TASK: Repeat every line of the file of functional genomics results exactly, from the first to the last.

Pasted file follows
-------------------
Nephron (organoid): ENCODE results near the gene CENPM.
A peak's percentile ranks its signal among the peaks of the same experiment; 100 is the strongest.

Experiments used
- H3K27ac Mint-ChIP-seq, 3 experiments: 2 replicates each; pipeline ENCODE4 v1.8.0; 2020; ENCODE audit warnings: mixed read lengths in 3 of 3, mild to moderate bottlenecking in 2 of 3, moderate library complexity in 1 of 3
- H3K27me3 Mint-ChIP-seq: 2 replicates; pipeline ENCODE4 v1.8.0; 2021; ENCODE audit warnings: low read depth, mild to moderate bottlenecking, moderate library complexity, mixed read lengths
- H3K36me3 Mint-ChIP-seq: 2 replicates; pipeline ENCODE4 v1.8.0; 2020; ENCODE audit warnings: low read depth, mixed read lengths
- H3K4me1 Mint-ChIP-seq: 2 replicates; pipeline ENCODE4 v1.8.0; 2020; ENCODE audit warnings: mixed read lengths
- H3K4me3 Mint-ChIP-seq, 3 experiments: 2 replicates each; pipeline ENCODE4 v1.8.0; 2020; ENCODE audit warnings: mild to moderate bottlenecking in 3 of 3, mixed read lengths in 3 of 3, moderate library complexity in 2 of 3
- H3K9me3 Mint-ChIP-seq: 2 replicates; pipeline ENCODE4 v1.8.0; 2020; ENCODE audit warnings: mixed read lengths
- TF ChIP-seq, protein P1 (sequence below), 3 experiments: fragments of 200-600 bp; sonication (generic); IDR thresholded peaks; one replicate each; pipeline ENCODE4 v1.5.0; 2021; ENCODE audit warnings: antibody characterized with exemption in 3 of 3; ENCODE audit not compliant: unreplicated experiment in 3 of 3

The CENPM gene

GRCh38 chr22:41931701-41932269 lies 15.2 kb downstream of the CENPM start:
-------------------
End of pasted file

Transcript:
Nephron (organoid): ENCODE results near the gene CENPM.
A peak's percentile ranks its signal among the peaks of the same experiment; 100 is the strongest.

Experiments used
- H3K27ac Mint-ChIP-seq, 3 experiments: 2 replicates each; pipeline ENCODE4 v1.8.0; 2020; ENCODE audit warnings: mixed read lengths in 3 of 3, mild to moderate bottlenecking in 2 of 3, moderate library complexity in 1 of 3
- H3K27me3 Mint-ChIP-seq: 2 replicates; pipeline ENCODE4 v1.8.0; 2021; ENCODE audit warnings: low read depth, mild to moderate bottlenecking, moderate library complexity, mixed read lengths
- H3K36me3 Mint-ChIP-seq: 2 replicates; pipeline ENCODE4 v1.8.0; 2020; ENCODE audit warnings: low read depth, mixed read lengths
- H3K4me1 Mint-ChIP-seq: 2 replicates; pipeline ENCODE4 v1.8.0; 2020; ENCODE audit warnings: mixed read lengths
- H3K4me3 Mint-ChIP-seq, 3 experiments: 2 replicates each; pipeline ENCODE4 v1.8.0; 2020; ENCODE audit warnings: mild to moderate bottlenecking in 3 of 3, mixed read lengths in 3 of 3, moderate library complexity in 2 of 3
- H3K9me3 Mint-ChIP-seq: 2 replicates; pipeline ENCODE4 v1.8.0; 2020; ENCODE audit warnings: mixed read lengths
- TF ChIP-seq, protein P1 (sequence below), 3 experiments: fragments of 200-600 bp; sonication (generic); IDR thresholded peaks; one replicate each; pipeline ENCODE4 v1.5.0; 2021; ENCODE audit warnings: antibody characterized with exemption in 3 of 3; ENCODE audit not compliant: unreplicated experiment in 3 of 3

The CENPM gene

GRCh38 chr22:41931701-41932269 lies 15.2 kb downstream of the CENPM start: